Newspaper Page Text
TOPEKA STATE JOURNAL, THURSDAY EVENING, JULY 5, 1900..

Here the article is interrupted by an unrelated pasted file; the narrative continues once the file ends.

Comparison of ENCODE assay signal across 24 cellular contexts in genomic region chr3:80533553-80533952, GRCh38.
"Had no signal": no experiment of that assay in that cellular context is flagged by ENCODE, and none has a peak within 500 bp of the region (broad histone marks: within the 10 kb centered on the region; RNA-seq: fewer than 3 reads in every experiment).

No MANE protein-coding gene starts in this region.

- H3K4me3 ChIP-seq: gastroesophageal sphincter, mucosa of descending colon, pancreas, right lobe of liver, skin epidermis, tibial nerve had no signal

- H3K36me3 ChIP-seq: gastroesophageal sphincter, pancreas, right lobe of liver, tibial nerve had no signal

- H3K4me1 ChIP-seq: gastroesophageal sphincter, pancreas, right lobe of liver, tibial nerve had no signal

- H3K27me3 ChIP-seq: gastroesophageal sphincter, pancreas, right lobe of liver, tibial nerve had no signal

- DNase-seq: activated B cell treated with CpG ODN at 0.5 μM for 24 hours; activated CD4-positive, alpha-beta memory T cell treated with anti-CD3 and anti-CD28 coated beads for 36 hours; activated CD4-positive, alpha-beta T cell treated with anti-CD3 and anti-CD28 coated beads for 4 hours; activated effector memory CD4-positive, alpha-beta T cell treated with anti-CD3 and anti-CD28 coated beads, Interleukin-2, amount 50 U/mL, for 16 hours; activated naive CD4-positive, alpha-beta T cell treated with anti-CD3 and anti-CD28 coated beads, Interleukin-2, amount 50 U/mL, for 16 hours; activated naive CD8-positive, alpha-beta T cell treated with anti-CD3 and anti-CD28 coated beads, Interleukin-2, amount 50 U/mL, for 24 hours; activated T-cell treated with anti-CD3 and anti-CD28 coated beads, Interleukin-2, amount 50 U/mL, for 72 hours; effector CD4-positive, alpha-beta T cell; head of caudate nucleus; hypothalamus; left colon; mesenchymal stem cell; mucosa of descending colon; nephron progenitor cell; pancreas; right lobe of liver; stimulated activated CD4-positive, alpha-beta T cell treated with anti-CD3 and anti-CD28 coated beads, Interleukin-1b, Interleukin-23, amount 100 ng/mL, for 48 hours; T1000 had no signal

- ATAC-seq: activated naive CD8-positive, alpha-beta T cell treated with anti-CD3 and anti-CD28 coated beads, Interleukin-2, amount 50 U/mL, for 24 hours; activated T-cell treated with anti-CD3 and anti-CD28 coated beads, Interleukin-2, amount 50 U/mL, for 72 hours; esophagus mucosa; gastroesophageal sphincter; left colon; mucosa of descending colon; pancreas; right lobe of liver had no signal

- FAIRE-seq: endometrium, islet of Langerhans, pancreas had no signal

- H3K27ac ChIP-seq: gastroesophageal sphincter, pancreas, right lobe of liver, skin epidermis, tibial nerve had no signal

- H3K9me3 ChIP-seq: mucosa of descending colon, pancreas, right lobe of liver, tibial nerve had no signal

ACTS GENTLY (- I Vf? KIB BOWELS CLEAN EFFECTUALLY; H4B,TUAUCONST1PAT'ON "I I UAU PERMANENTLY BUY THE GENUINE MANTD BY UroRNUpGYRVP V K Y V CAW. N.V. - Off SflLg BY flu CPUC-GiSTS PPiCE 50c. PtR BOTTLE SHORTEST LINE. COLORADO FLYER AN IDEAL CLIMATE. The first white man to set foot on Utah soil, Father Silvestre Velez de Escalante, who reached the ORE AT SALT LAKE on the 23rd day of Sept., 1776, wrote in his diary: "Here the cli mate is so delicious, the air so balmy, that it is a pleasure to breathe by day and by night." The climate of Utah is one of the richest endowments of nature. On the shores of the Great Salt Lake especially and for fifty miles therefrom in every direction the climate of climates is found. To enable persons to participate in these scenic and climatic attractions, and to reach the famous HEALTH, BATH ING AND PLEASURE RESORTS of Utah, the UNION PACIFIC has made a rata to OGDEN and SALT LAKE CITY of one fare for the round trip, plus $2.00, from Missouri River, to be in effect June 21st, July 7th to 10th in clusive, July 18th, and Aug. 2d. Re turn limit Oct. 31, 1900. For full information, call on or ad dress, F. A. Lewis, City Ticket Agt., or J. C. Fulton, Depot Agent. An Observation Car to Colorado. The only Pullman observation eleeping-car line between Kansas City and Colorado Spring's is op erated via Santa Fe Route. Cars leave Topeka daily at 11:55 a. m., and ColoradoSpriugs dally at 10:42 p. m. They haveexceptionally large windows and roomy and comfor table rattan chairs easily moved about. The rear platform guarded by railing and gates, may be oc cupied when desired. Unsurpassed for viewing the eountry traversed. Current magazines and stationery provided for use of Pullman pas sengers. Descriptive pamphlet free, if you apply to T. L. KINQ, Agent, Topeka, Kan. MONEY TO LOAN. Monthly payments. Long or Short Time Privilege to pay. Capitol Building aad.Loaa Assoc'n, 534 KANSAS AVE. TOFEKA HACK AD LIVERY STABLE, W. T. Lawless, Proprietor. 519 Qulncy Street. New rubber-tired rigs. Wanted Horses to board. Call 'phone 170 for Hacks at one-half regular rates. Summer Tours on Lake Michigan. THE nf.AFi.ITOU for puewnger .ervic .xciusiveiy, mim trirMklr trip, for Ik.rlrvolv, liwrbvjr Spring, Bay View, I'elu.ker and ttat-klnar l.lauid cenneucinr with .11 tetecnialup Lino, lor lak. buparwr, JuuKara ftad Cm1iui Polnu. LEAVES CHICACO AS FOLLOWS! Taea. a. am. Tkin. lit... j Sab 4 p. a. Manltou Steamship Company, GFFICE DOCKS, Rush and tt. Mater Sta. ChicaflQ. SPORT!NGHEWS. McGovern and Frank Erne Begin Training For July 16., This Should Be One of the Most Stubborn of Battles. ERXE IS CONFIDENT. But the Brooklyn Lad Will Prove a Tough One. For No Man Has Yet Knocked Fighting Terry Out. New York, July 5. Frank Erne and Terry McGovern, the little Brooklyn wonder, have started training for their ten-round bout scheduled to take place at Madison Square garden on July 16. Erne, the lightweight champion, has opened up operations down at Ked Bank,- N. X, while McGovern has re turned to Johnson's road house in Je rome avenue, where he has prepared for all his championship battles. This will be the opening bout of the Twen tieth Century Athletic association, and according to the ilstic experts it should result in one of the greatest glove con tests ever witnessed In the roped arena. In his battle with Lavigne Erne wore his opponent down for a number of rounds and had him in such a condi tion before the limit was reached that the battle was stopped to save the "Saginaw Kid" from a knockout. La vigne was. in the vernacular of the prize ring, a glutton for punishment, and it is on this contest that many have the belief that the champion will defeat his young Brooklyn rival. In comparing Lavigne and Mcuovern, there is much difference, especially in weight. Lavigne was a lightweight, and McGovern is only a featherweight. Still, the latter possesses many qualifi cations that Lavigne did not have when he fought his championship battle at Buffalo. Although Erne has announced that he is confident of success, McGovern has been silent. He has gone into training with the same air of confidence he man ifested before his former matches. Mc Govern knows he will have to be in good rhysical shape to offset his opponent s wonderful skill, and he will be pre pared. As jet there has been little betting on the result of the contest. Terry's backers are willing to wager all their money that their favorite will go ten rounds, but up to date no wagers of importance have been recorded. TURF SENSATION. Barney Schrieber and Steve L'Hom- medieu .Barred at Washing ton Park. Chicago. July 5. The stewards of the Washington Park club have announced that Earney Schrieber would be barred from the track hereafter, and would have to remove his horses, on account of the inconsistent running of Fly by Night, who won the Oakwood Handicap last Saturday, after having finished un placed among poorer horses on Thurs day. Schrieber owns Bannockburn, Fly by Night, Forte, Sofala, In Shot and others and has a big breeding farm in Mis souri. Steve L'Hommedieu, . the noted east ern plunger, has also been barred from the track, and a horseman named E. D. Morse was ruled off for using abusive language to the judges. A racing scandal of large proportions is said to be bound up in the action of the stewards, but they declined to make statement beyond the bare ruling. L'Hommedieu's connection with 'the case is not elaborated upon by the stew ards. Mr. Apperson declined to give any explanation of the plunger s part in the scandal. L'Hommedieu was not called before the stewards. SIDNEY LUCAS GAME. Attempted to Win Two Races in One Day, and Nearly Did It. Chicago, July 5. Wednesday's pro gramme at Washington Park had one of he most unique features in the history of western racing. It was the attempt of a colt to win two races in one day and in the latter event to concede weight to and beat the two best youngsters in the west next to himself. Richard Thompson, the owner of Sid ney Lucas, the American Derby winner, started the colt in the second race at one mile, and after he had won Jiis race sent him to the post in the Sherl dan stakes, just an hour later. Here Sidney carried 129 pounds at 127 for Sam Phillips and 12o for Advance Guard. It seemed preposterous to believe the colt could go the mile and a quarter route under such circumstances and the book makers made him the outsider in the betting at two to one. Advance Guard being the favorite at three to four, with Sam Phillips at seven to five. The race was a loaf for over hair a mile. Sidney Lucas being allowed to set the pace. On the back stretch Vittatoe on Advance Guard became alarmed about the lead er and sent the Canadian colt up. Sid ney Lucas and Advance Guard raced together at top speed around the far turn and to the entry to the stretcn. Burns did not begin his ride until he was almost ready to make the run for home. The result was a thrilling finish, pass ing the judges under a terrific drive. only half lengths apart, with Sam Phil lips leading. Advance Guard second and Sidney Lucas third. DAVE SULLIVAN DISQUALIFIED Hits Foul in 16 th Round of Tight "With Kid Broad. New York, July 5. Dave Sullivan of Boston was disqualified In his fight with Kid Broad of Cleveland at the seaside norting club in the sixteenth round. after one minute and fifty-four seconds of fighting. Sullivan struck Broad foul, and the referee promptly disqualified him. It was a deliberate foul and hurt Broad, who fell to the lloor in pain. The referee promptly sent Sullivan to his corner and announced Broad the win ner. It was a popular ruling. Up to this time the fight was about even. Baseball Notes. . . . The last three games between the Reds and Bostons were splendid exhi bitions of the national pastime. Mana ger Allen's men were again outbatted, but pulled two games out of the series by clever work at critical stages. "Hahn did not know that he was go ing to pitch Saturday until about five minutes before the game," said Manager Bob Allen yesterday in speaking of the great work of the young southpaw against the Bostons. Manager Prank Selee said that Hahn's work was the best that he has witnessed this year. There isn't a person in town who can do more with Waddell than Colonel Puiliam. He is his adviser for all that cornea along. Last night Rube felt gloomy. "Cheer up, Eddie." said the Pirates' financial man. "It's rough to lose," responded Rube, in sobs, "but I think that if I had a dollar I would feel better." Puiliam is Rube's banker only on the road, but he could not withstand the pathetic appeal and he gave up. Last seen of Eddie he was singing for a party of boarding house friends. Pittsburg Chronicle-Telegraph. When Kerwin pitches for Buffalo he leads off at the bat for Buffalo. He must be juite a slugger, as he cracked out four hits In a, recent game with De troit. Wallace, of the St. Louis team, gets nervous when ever Peitz is out on the coaching lines. "I can't stand Tor his style of work," declares Wallace. "Ha is the most aggravating nolsemaker in the league." Several St. Louis players are trying to work off fines by good behavior that were plastered on them in New York recently. They kept themselves so busy chasing red lights in Gotham that Te beau was compelled to take away some of their assets. Since Heiny Peitz succeeded in rat tling Charley Nichols and nearly all the Boston infield by his coaching the Cin cinnati cranks want to see him unr.n the line all the time. The good-natured catcher works hard when he is in the coacning box, but his voice does not seem to surfer from the effects of it. wnen jane .tseckiey takes .part in a ciose piay tie does not wait for the de cision of the umpire. He simply takes it for granted that the visitor has been retired, and immediately starts for tho oencn. ir there is any chance of the judge or piay wavering In his decision Old Eagle Eye" figures on a hunch by La.n.,u urne oy me ioreioc-K and start ing for the bench. Clingman was depended upon for his fielding, but he has fallen short in this, and besides has not shown even moder ate rorm in ms batting. The fans say that the work is too fast for the old Louisville star. Chicago Record. Ed Scott's back, which he wrenched at St. Louis, is constantly improving. Th great young twirler was out in uniform yesterday, and pitched a few balls to the batters. NATIONAL LEAGUE. AT CHICAGO. Morning game Score by Innings: Chlcaeo n n n n a r i n -m f? Philadelphia 0 1 0 0 0 1 2 0 0 4 2i 5 nciics-unicago, Cunningham, and ?te; Philadelphia. Frazer, McFarland and Douglass. Afternoon game Score by innings: Chicago 0 0000001200 25 7 x-uiiuueipma ...2 000 0 000100 1 4 12 5 .a.LLe-ries unicago, Callahan and Dona hue; Philadelphia, Ortb. and McFarland. AT CINCINNATI. Morning game Score by Innings: R H E3 Pittsburg i 0 3 0 4 0 0 0 8 10 2 Boston 3 1 0 1 0 0 0 1 06 9 4 Batteries Pittsburg, Philllppl and Zim mer: Boston, Cupp, Willis and Clark. ' Afternoon game Score by Innings; P. 33 Pittsburg 0 0200000 13 8 1 Boston 0 0 0 0 0 0 1 0 01 8 1 Batteries Pittsburg, Tannehlll and Zim mer; Boston, Nichols and Sullivan. ' , AT ST. LOUIS. Morning game Score byiuninss: R H 13 Brooklyn 0 2 3 0 0 0 0 4 9 8 0 St. Louis 0 0020003 05 7 7 Batteries St. Louis, Jones and Criger; Brooklyn, Kltson, Kennedy and Farrell. Afternoon game Score by innings: St. 'Louis 1 0 3 0 0 0 2 0 3-913 Brooklyn T 0000000 00 7 4 Batteries St. Louis, Young and Criger: Brooklyn, McGinnity and McGuire. NATIONAL LEAGUE STANDING. Games Games Per . Won. Lost. Cent Brooklyn 37 21 .63S Philadelphia 33 26 . 553 Pittsburg 34 27 . 557 Chicago 30 30 .6W Cincinnati 29 31 .4S3 Boston 27 31 .466 Sl Louis 25 31 .446 New York 20 37 .3il AMERICAN LEAGUE. AT CLEVELAND. Morning game Score by Innings: R H E Cleveland 1 0 1 1 0 0 2 0 5 8 2 Indlanap.ills 0 0100000 1 2 5 1 Batteries Cleveland, Hotter and Spies; Indianapolis. Kellum and Hayden. Afternoon game Score by innings: Cleveland 7 0 0 5 1 0 2 0 15 2u 2 Indianapolis 0 0 0 0 0 3 8 0 2 13 15 4 Batteries Cleveland, McKenna, Chech and Spies; Indianapolis, Damans and Powers. AT KANSAS CITY. Morning game Score by innings: R H IQ Kansas City 0 0 0 1 0 0 0 0 01 4 1 Milwaukee 0 1 0 0 0 0 0 0 12 9 0 Batteries Kansas City, Patten and Gonding; Milwaukee, Hustig and Diggins. Afternoon game Score by innings: R H E Kansas City 1 000100002 9 2 Milwaukee 1 0 4 4 0 0 0 1 010 19 1 Batteries Kansas City, Lee, Gray and Gonding; Milwaukee, Sparks and Diggins. AT DETROIT. Morning game Score by innings: R TT 15 Detroit 1 0 3 0 0 0 0 0 -4 6 5 Buffalo 0 0 0 0 0 1 0 0 01 3 a - Kalteries Detroit, Miller and McAllis ter; Buffalo( Amole and Speer. Afternoon game Score by innings: R TT 13 Detroit .0 2 4 1 7 0 2 0 "16 18 0 Buffalo 0 020000024 9 4 AMERICAN LEAGUE STANDING. Games Games Per Won. Lost. Cent Chicago 40 26 .6 6 Milwaukee 39 27 .591 Indianapolis 33 27 . 550 Cleveland 34 29 .540 Minneapolis 31 35 .4X9 Kan' as City 32 38 . 43 Deir it 2S 36 .4JS buffalo 24 41 .Su9 Minneapolis, 15-18; Salina, 4-10. Minneapolis. Kan., July 5. Minne apolis won two games from Salina July 4; the feature of the games was the hard hitting of Minneapolis, Score by innings morning game: Minneapolis 4 0 0 6 3 215 Salina 0 1 1 0 0 04 Batteries Minneapolis, Penquite and Bennett ;Salina, Zimmerman and Smith. Afternoon game: Minneapolis 0 4 0 0 6 S 215 Salina 0 1 1 0 0 0 46 Batteries Minneapolis, Shepard and Bennett; Salina, Wells and Allie. White Man Turned Yellow. Great consternation was felt by the friends of M. A, Hogarty of Lexington, Ky when they saw he was turning yel low. His skin slowly changed color, also his eves Etna be suffered terribly. Mis maladv was Yellow Jaundice. He was treated bv the best doctors, but without benefit. Then he was advised to try Elec tric Bitters, the wonderful Stomach and Liver remedy, and he writes:- "After tak ing two bottles I was wholly cured." A trial proves its matchless merit for all Stomach, Liver and Kidney troubles. Only 60c Sold by A- T. Waggoner, drug gist. rWl' T.lttle Early Risers are famous little pills for liver and bowel troubles, j Never gripe. At all drug stores. ' KANSflSJEWS. Wichita Will Hare Twelve Elec trlcal Floats Running on Street Car Tracks and Highly Lighted AT COMING CARNIVAL. Were the Ones" Used at Mil waukee's Big Festival. Twentieth Kansas Swim "Bag Bag" at Ottawa Celebration. Wichita, July 5 An electrical' pageant. the first to be given west of the Missouri river, will be the feature of the Wichita carnival and fall festival. It will be a duplicate of the one so successfully given at Milwaukee, but a week past, which was witnessed by Governor W. E. Stanley. ...... , Last night the association decided to enter into a provisional contract with P. J. Toomey of St. Louis to put on the parade in this city. The contract will be neia in abeyance until the association can be assured it can raise $1,000 addi tional in order to cover expenses. The parade consists or 12 floats repre senting the creation and the six days afterwards. The floats run on street car tracks and are lighted by electricity trom the trolley wires. There will be two other parades dur ing the week. One will be the flower parade, which will be more beautiful than years ago. The other, feature, 'wiH be the farmers' parade. WANTS HER CHILDREN. Woman at Atchison Says She Will Go Insane Without Them. Atchison, July 6. Mrs. Lillie Bratcher came to Atchison from Anndale, her business being to see her two children who are inmatesof theSoldiers Orphans home. The children were taken from her two weeks ago, and sent to the home. Mrs. Bratcher says her husband went to the war in Cuba, and she has never heard from him since, which does not much matter, as he never amounted to anything, or contributed to her sup port. Superintendent Hillis says that Mrs. Bratcher was keeping house for a widower at Lamed, and that the four children m the houses-two belonging to Mrs. Bratcher, and two belonging to the widower were sent to the home by the authorities. Mrs. Bratcher is without means, and almost hysterical about her children. Late last evening she visited the home a second time, carrying a little sack of candy for the children. She says she fell from a wagon two years ago, and hurt her head, and that unless her children are restored to her, she will go crazy. CHANGE OF PASTORS. Emporia Preacher to Trade Pulpits With a Utah Methodist Emporia, July 5. The official board of the First M. E. church completed the arrangements for the transfer of their pastor, John A. Huston, for J. C. Taylor, pastor of the First M, EL church of Og den, Utah. The final arrangements re quire that the bishop and presiding elders of Kansas shall agree. The bishop and all the presiding elders except Mr. Henry Coker have agreed to the trans fer and it is probable that Mr. Coker will. The transfer is to be made at Mr. Huston's request. He asks that it be made as soon as convenient. Ever since Mr. Huston came to Emporia three years ago there has been some member of his family sick and now Mr. Huston is almost broken down him self. FIRST THRESHING LIGHT. Dickinson County Fields Do Not Give All That Was Expected. Abilene. July 5. The first threshing in Dickinson county has not panned out as well as was expected. The 100 acres on the Hallam farm east of town is reported to have yielded only about 18 bushels, when 3a to 40 was expected. On the Merilat farm near Detroit 100 acres yielded 18 bushels. I. McCullough near ' Solomon commenced on nis l.ouu acres this week. The first 30 acres which looked favorable for 30 bushels went 17. The straw is heavy but the beads are short and grain small. The test is high but the quantity not what- was ex pected. KILLED AT WICHITA. A Newton Boy Accidentally Shot by a Pawn Shop Proprietor. Wichita, July 5. Bert Hefflebower, of Newton, was accidentally shot and in stantly killed here yesterday afternoon. He was trying to sell a revolver m a pawn shop. E. Rogles, the proprietor, was looking at the gun, and not know ing it was loaded, he pulled the trigger. The ball struck Hefflebower la the breast and penetrated the heart. There were a number of other Fourth of July accidents here. Miss Mollie Crayblll of this city will lose the sight of both eyes as the result of a girl friend, Miss Eva Hall, firing In her face a revolver loaded with a blank cartridge. Joe Fletcher, a young boy. had his right hand torn off by the pre mature explosion of a firecracker. Frank Garrett, a boy 15 years old, was horribly burned about the face by the accidental explosion of a quantity of powder he was carrying loose in his pocket. SWIM THE . BAG-BAG AGAIN. Soldiers Take Part in Celebration at Ottawa. Ottawa, Kas., July 5. Ottawa cele brated the Fourth. The principal fea tures were a sham battle between com pany K and other members of the Twentieth Kansas and company E, Kansas National Guard, representing the battle of Bagbag. The swimming of the river and the towung of the raft were presented by soldiers that took part In the original Bagbag battle. George H. Thomas post, G. A. .K"., pre sented the members of the Twentieth Kansas with medals. TO OUTDO KLONDIKE. One Man Will Mine For Gold in Mis souri Rivsr. Kansas City. Kas., ' July 5. By the far-reaching genius of one man a secret that has been locked in the Missouri river's mighty bosom for ages Is about to be revealed. The yellow color that stains its watars and has given the stream its name, and upon which so much ignomy has been cast, will hence forth be looked upon by all men with awe and reverence, for, according to' one Kansas man, the Bis Muddy is nothing more nor less than a floating gold mine. S. W. Walchue is having a machine constructed that will wrest the yellow metal from the stream. The only thing calculated to cast a damper upon the enthusiasm that will be sure to fol low upon the announcement of the dis covery is the statement made by the inventor, that the gold may not be taken out in paying quantities for some time, but this trifling matter will doubt less soon be remedied. SWAM A LUZON RIVER. Senator Baker Recommends O. Tyler of Kansas City, Kas., as a Cadet. Leavenworth, July 6. Senator Lu- clen Baker has decided to recommend Orno E. Tyler, of Kansas City, Kas., as cadet to the West Point military acad emy, and Walter S. Drysdale, of Law rence, as the alternate. Both of these young men served in the Twentieth Kansas volunteers and both have distinguished records for gallantry. They were in the squad that , swam a river In one of the battles in the Philippines and Tyler was men tioned for gallantry in the cable dis patches to the war department- Sen ator Baker had more than 100 applica tions lor this appointment to West Point, and it was his intention to have a competitive examination, but the war department officials objected to this for the want of time. WELLINGTON WATERWORKS. City Council Allows $50,000 Bill, and Will Now Look After Lights. Wellington, July 5. The city council has allowed a bill for $50,000 for the Wellington waterworks plant, and the money was paid over and the deed for mally accepted yesterday. The money raised by the bond Issue is lying in a Kansas city bank, awaiting the con summation of the deal. No sooner had the council disposed of the waterworks matter, when the contracts with the Se curity State and Farmers' bank for ta king the electric light bond issue were ratified and a resolution passed bind ing tne council to make a levy or 10 mills for the sinking fund to pay off $6,000 of the light bonds this year. A consulting engineer will be em ployed to come to Wellington and make an estimate or the cost ol tne electric light plant.. NOT A SUICIDE. Mrs. Balston Declares Her Husband Died of Heart Failure. Palmer. Kas.. July 5. To the Editor of the State Journal: Please correct the report published stating Morgan Balston a suicide. He was not a suicide; he .died of heart failure, as stated by the Jury, and pub lished in the Jewell County Monitor, June 27, 1900. His family is not left destitute. MRS. Z. B. BALSTON. METOALF AND LITTLE Have Promised to Attend on "Twen- . tieth Kansas Day" at Iola. Iola. July 6. Secretary Wheaton re ports that he has letters from both Gen. Metcaif and Lieutenant Colonel Little, accepting the invitation of the Fair as sociation to be here on Twentietn Kan sas" day and deliver addresses. The day has not yet been definitely determined, but it will probably be Thursday, September 13. A Good Postoffice Showing. Kansas City, Kas.. July 5. The post- office shows a good record for the past year. For the fiscal year ending June 30, the office has done over 20 per cent. more business than the preceding year. The postal receipts, as an indicator of he growth of the city, show a very sat isfactory increase. The receipts for the year ending June 30 from the sale of stamps were $93,768. For the preceding year they amounted to $84,543, showing an increase of $9,225. The receipts for June, 1900, amounted to $7,637, while for June. 1899, the total sales amounted to $6,362, showing an increase for the month of $1,275. The Fourth at Carbondale. Carbondale. July 5. The most enthu siastic Fourth of July celebration ever witnessed in Carbondale was that in dulged in by the people yesterday, the exercises being held at Mineral Springs, one mile north. The dav's programme consisted of music, singing, speaking, aancing, whwlharrow and sack racing and ath letic sports. The principal feature of the dav's pleasures was a patriotic aa- dress bv Capt. P. H. Coney, of Topeka. The number of folks in attendance was estimated at 2,500 The display or ure- works in the evening was grana. SIGHT SESSION. Wild Scenes Enacted After Mention of Bryan's Name. Kansas City, July 5. As the delegates filed out of the hall after adjournment yesterday afternoon, tney passeu sena tor Hill, who for half an hour was the center of an enthusiastic personal greet- lne from individual delegates. At 4 clock the committees were not yet ready to report and another adjourn ment was taken until 8:30 p. m. It remained for the night session to bring the most remarkable demonstra tion of the entire day. Again tne great structure was invaded by thousands and the moving picture took on new eriories of color and animation under the glare of countless electric lights. For the first hour tne proceedings were ior- mal and profltless.but when, at the close I of the speech of permanent Chairman Richardson.he paid a glowing tribute to William. J. Bryan, the historic scene of Evan's nomination at Chicago was re peated, even exceeded, in a frenzied demonstration lasting half an hour. The state standards were wrenched from their sockets, and borne alort, a battle of supremacy was waged between the standard bearers, urged on py tne deaf ening applause of the entire shouting gesticulating multitude. Outside of the proceedings of the day interest was centered in action of the platform committee. As the evening advanced it became known that a de termined struggle was in progress in volving not only the question of incor porating a specific 16 to 1 declaration in the party declaration, but to some ex tent involving the desires of jthe possible nominee as to the terms of the plat form. The conclusion of Chairman Richard son's speech, which he had arranged un der 16 heads, was the signal for terrlllc applause and cheers. His mention of the name of W. J. Bryan brought the convention to its feet in a frenzy of excitement. Delegates sprang upon their chairs, waving bats. handkerchiefs and umbrellas in the wildest fashion. By a common Impulse t" pples bearing the names of the states . re torn up ana tnrust. into tne air. Then down the aisles toward the speak er's desk came groups of delegates sur rounding one man who held the name of the state aloft. Texas and New York became engaged in a rivalry as to which should hold the name of the state highest in the air. The Lone Star state had the advantage Little Ben-Hur same quality smaller size STEWART BROTHERS, Distributor. . . at the outset, for the New York standard had been erasDed bv one ' of the small men of the delegation. This was quickly remedied when the Tammany men saw .iiii3cic3 in aecoiia place. ine yuie bearing the na rrm nt th state was grabbed from the. small New Yorker, he was Durapea down into his chair, ana Mr. Keller, endorsed by New York for vice president, sizrl it. Afr Kt.Ilr nut lexas In second place in a flash and try as desperately as he might, the Texan could not place the name of his state within one foot of that of New York. Wild with excitement, the Texans grasped their man. rairt him nn their shoulders and New V r.r U wa rinwn 1 H n but as before it went down only to rise nigner. Richard Croker, Grady. Carroll and a half dossen others of the New York delegation came to Mr. Kellar'a aid and the emblem of the Empire state went up again nearer the ceiling by a foot than xcda uau ueen ame to reacn. While this trif wan coiner nn lwtwii the two states, the frenzy had taken hold 01 tne otner delegations, and from all parts of the hall men came plunging through the throns:. carrvinz- their state emblems. They became densely packed in front of the speaker s desk and yelling and cheering like maniacs, they strove to raise the name of their state level with that of New York. The effort was use less, however, and held firm bv the Tammany -men. New York kept its place. The Georgia men. wrourht ud bv their failure to equal New 'iorit, made a rush iur tne speaker s stand. They went through the crowd with a force that no opposition of the crowd before them could prevent, and pushing, shoving, clawing and cheering, they hoisted their man up on the platform and lifted him upon a chair. The effort was successful and New York was eclipsed once more. Kel- lar is no small man to hold aloit in a crowd of struggling, pushing men. and the- Tammany crowd was nearly ready to drop with exhaustion, but a glance at the Georgia banner brought new strength into ineir wearied arms, and new determina tion into their hearts, and Mr. Kellar went up still higher, and New York was on top once more. The convention by this time was in a frenzy of excitement. A , delegate from Hawaii, carrying their large banner. came down the aisle, followed by a shout ing moo wnicn bore all Deiore it. Tne band struck up "The Stars and Stripes'" and to those inspiring strains the men commenced to march around the floor. yelling like mad men, waving everything that could be lifted Into the air. Hats, handkerchiefs, umbrellas, state emblems, banners and national colors were uniteM Into a conglomerate wave and beneath it marched tne crowd 01 men talrly oeelde themselves with excitement. W ith flushed faces, down which the perspiration rolled In streams, many without coats and vests, they went round and round the hall, shouting, yelling and screaming at the top of their voices, those of the delegates who did not ioin in the march lent most effective aid in in creasing the uproar. They could contri bute nothing but their voices and fhetr jiats anu iianuiierciimLs. uui mey used the first as though they were made of brass, and originally designed for one night's wear only, and the latter two in a manner fully as energetic. The band did its share, and the tooters of horns, and the beaters of sheepskins worked away for dear life. Nobody knew what thev played nobody cared. They were doing their tun snare ana tnat was aji mat was necessary. After the excitement had continued fif teen minutes Chairman Richardson at tempted to bring order out of the chaos that ruled on the floor: Now and then the patter of his gavel could be heard. and every time the sound reached the ears of a delegate he shrieked the louder. Time after time tne cnairman attempted to restore quiet, but he was utterly lost and overwhelmed at each fresh effort. Precisely twenty minutes after Chair man Richardson had mentioned the name of Bryan, wnicn, UKe tne waving 01 a magic wand, nad conjured up a scene or such wonderful enthusiasm as has seldom been witnessed In a political convention. he began to rap for order; but the dele gates were not yet ready , to yield the floor even to the chairman of the convention. The band in the gallery started a natri- otic air. and. despite the continuous ef forts of Chairman Richardson to restore order, the demonstration continued for nine and a half minutes longer, its total length being twenty-nine and a half min utes. Order then was sufficiently restored to enable the chairman to recognlae J. G. Johnson, .of Kansas, who made a motion that the convention adjourn until iu:30 a. m. todav. At 1:34 the chairman put the motion and the committee adjourned. COSTLY PATRIOTISM. nn p..,.., Killpd 1325 IninriMl u rersons IVlllt'U l,040 1QJureu by Fireworks Yesterday. Chicago, July 5. The Tribune says: As a result of the celebration of Inde pendence day with firearms, toy cannon, giant crackers and other forms of ex plosions, thirty persons were killed and 1,325 injured, according to reports re ceived from 125 cities. The toy pistol and the toy cannon are shown to have done as deadly execution as sometimes has been done in war by those loaded with bullets and canister and aimed to kill. Sky rockets, anvil and powder explosions and the premature discharges of Fourth of July cannon help to com plete the list of mishaps. In several instances, persons were killed through runaway accidents, due directly to fireworks. A Are loss of J123.325 was caused by the fireworks in addition to the injury to numan lire. In Chicago one boy was reported killed against one death last year, but the ac cidents were less numerous. There were no costly fires in the city. Tankrort, Kv.. alone suffered a fire loss of $50,000 due to fire crackers. Other cities also suffered heavily. ' Out of the total or 1,325 persons nurt in an attempt to be patriotic 442 can attribute their injuries to firecrackers and dynamite torpedoes. The deadly cannon firecracker did most of this ex ecution. Out of 152 injuries by firearms in sixty-seven cities, the toy pistol caused 105. Gunpowder explosions, in- Aromatic jrv Gives ' Perfect Satisfaction. ST. JOSEPH, MO. aper The largest and finest line in the city. W. A. ALEXANDER Successor to The Kellam Book St Sta. Co. Wall Paper Department. Tele. No. 3. 619 Jackson St. Stop Paying Rent. Do you know that In 10 or 12 years money paid for rent would buy the place? Figure it up and sea. The Shawnee Building' and Loan Association Will loan you money to help buy a place. You can pay it back in monthly Installments. Go talk it over with Eastman, at 115 WEST SIXTH ST. CHIMEY CAPS LT CAST IR0.T Ash Pit Doors, Grates, Thresholds, Pig Troughs, Etc. TOPEKA FOUNDRY 2nd and Jackson. V PERFECT lAIliANI AN ELEGANT TOILET LUXURY. Used by people of refinement lor over a quarter of a century. eluding the premature blowing up of many village anvils, caused the Injury of 187 out of this list. Many of the injuries included In the lists were re--ported as prospectively fatal. FEW FIREWORKS DISPLAYS Topeka People Did Not Burn Up As Much Money As Usual. The fashion of blowing up money by means of Roman candles and skyrockets seems to have become unpopular and last night in the residence portion the fireworks shot off would not have filled a clothes basket. It used to be that on Fourth of July night Topeka avenue and Harrison street would be ablaze with fireworks. Last night a few lonesome skyrockets wandered upward and the balls from the Roman candles played ante over the barns. The weather was not good for fireworks. The air was damp throughout the evening and the colored lights which burst from the skyrockets were able only to flicker a moment and die out. On Kansas avenue a few mer chants burned what red lights they had left over and fired a few rockets but that was all. Most of the celebrating was done with firecrackers and re volvers. Gentry Beats Patchen. Lima, O., July 6. Gentry won the race with Patchen in two straight heats. Time 2:04, 2:064. Gentry broke half mile track world pacing record in. first heat. Denver, Pueblo, Colorado Springs, and Return $19.00 via Santa Fe. Tickets on sale June 21, July 7, 8, 9. 10, 18 and Aug. 18. Stopovers allowed between Pueblo and Denver enabling one to stop at Colorado Springs. Final limit of ticket October 31st. See T. I King, agent, for particulars. 5c. Wall ETti wm mm wm a j asm ru